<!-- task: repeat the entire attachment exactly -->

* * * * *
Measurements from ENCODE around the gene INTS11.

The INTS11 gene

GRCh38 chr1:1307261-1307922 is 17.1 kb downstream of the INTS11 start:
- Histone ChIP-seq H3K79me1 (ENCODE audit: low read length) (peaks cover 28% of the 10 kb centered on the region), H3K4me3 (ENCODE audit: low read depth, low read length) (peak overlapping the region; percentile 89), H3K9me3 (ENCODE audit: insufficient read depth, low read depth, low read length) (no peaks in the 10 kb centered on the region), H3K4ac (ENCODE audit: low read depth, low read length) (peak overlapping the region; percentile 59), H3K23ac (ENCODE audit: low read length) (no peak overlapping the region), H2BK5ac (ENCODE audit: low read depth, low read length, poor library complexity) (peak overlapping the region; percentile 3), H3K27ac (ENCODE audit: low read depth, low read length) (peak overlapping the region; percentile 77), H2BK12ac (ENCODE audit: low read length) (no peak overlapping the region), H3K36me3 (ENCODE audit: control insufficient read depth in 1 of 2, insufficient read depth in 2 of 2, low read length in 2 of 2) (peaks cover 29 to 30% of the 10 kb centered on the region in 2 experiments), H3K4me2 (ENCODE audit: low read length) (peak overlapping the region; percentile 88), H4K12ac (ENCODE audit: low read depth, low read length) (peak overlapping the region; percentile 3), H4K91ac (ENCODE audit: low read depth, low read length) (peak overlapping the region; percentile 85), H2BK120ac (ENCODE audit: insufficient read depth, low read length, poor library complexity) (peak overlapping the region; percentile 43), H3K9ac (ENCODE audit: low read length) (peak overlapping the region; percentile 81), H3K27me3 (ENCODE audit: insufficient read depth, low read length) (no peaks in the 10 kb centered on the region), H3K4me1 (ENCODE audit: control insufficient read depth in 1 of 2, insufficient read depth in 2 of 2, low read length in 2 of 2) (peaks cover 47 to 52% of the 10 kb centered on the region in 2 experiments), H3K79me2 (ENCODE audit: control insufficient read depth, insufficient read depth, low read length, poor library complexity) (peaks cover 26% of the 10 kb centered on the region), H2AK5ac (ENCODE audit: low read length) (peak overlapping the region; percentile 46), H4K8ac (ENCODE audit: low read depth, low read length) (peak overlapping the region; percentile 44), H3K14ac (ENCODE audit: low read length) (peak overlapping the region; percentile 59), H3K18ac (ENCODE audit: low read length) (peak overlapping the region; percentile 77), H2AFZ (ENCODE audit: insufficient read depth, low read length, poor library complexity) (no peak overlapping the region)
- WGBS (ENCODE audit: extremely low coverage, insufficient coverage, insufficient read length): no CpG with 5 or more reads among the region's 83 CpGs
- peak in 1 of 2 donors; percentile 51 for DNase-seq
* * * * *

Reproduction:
Measurements from ENCODE around the gene INTS11.

The INTS11 gene

GRCh38 chr1:1307261-1307922 is 17.1 kb downstream of the INTS11 start:
- Histone ChIP-seq H3K79me1 (ENCODE audit: low read length) (peaks cover 28% of the 10 kb centered on the region), H3K4me3 (ENCODE audit: low read depth, low read length) (peak overlapping the region; percentile 89), H3K9me3 (ENCODE audit: insufficient read depth, low read depth, low read length) (no peaks in the 10 kb centered on the region), H3K4ac (ENCODE audit: low read depth, low read length) (peak overlapping the region; percentile 59), H3K23ac (ENCODE audit: low read length) (no peak overlapping the region), H2BK5ac (ENCODE audit: low read depth, low read length, poor library complexity) (peak overlapping the region; percentile 3), H3K27ac (ENCODE audit: low read depth, low read length) (peak overlapping the region; percentile 77), H2BK12ac (ENCODE audit: low read length) (no peak overlapping the region), H3K36me3 (ENCODE audit: control insufficient read depth in 1 of 2, insufficient read depth in 2 of 2, low read length in 2 of 2) (peaks cover 29 to 30% of the 10 kb centered on the region in 2 experiments), H3K4me2 (ENCODE audit: low read length) (peak overlapping the region; percentile 88), H4K12ac (ENCODE audit: low read depth, low read length) (peak overlapping the region; percentile 3), H4K91ac (ENCODE audit: low read depth, low read length) (peak overlapping the region; percentile 85), H2BK120ac (ENCODE audit: insufficient read depth, low read length, poor library complexity) (peak overlapping the region; percentile 43), H3K9ac (ENCODE audit: low read length) (peak overlapping the region; percentile 81), H3K27me3 (ENCODE audit: insufficient read depth, low read length) (no peaks in the 10 kb centered on the region), H3K4me1 (ENCODE audit: control insufficient read depth in 1 of 2, insufficient read depth in 2 of 2, low read length in 2 of 2) (peaks cover 47 to 52% of the 10 kb centered on the region in 2 experiments), H3K79me2 (ENCODE audit: control insufficient read depth, insufficient read depth, low read length, poor library complexity) (peaks cover 26% of the 10 kb centered on the region), H2AK5ac (ENCODE audit: low read length) (peak overlapping the region; percentile 46), H4K8ac (ENCODE audit: low read depth, low read length) (peak overlapping the region; percentile 44), H3K14ac (ENCODE audit: low read length) (peak overlapping the region; percentile 59), H3K18ac (ENCODE audit: low read length) (peak overlapping the region; percentile 77), H2AFZ (ENCODE audit: insufficient read depth, low read length, poor library complexity) (no peak overlapping the region)
- WGBS (ENCODE audit: extremely low coverage, insufficient coverage, insufficient read length): no CpG with 5 or more reads among the region's 83 CpGs
- peak in 1 of 2 donors; percentile 51 for DNase-seq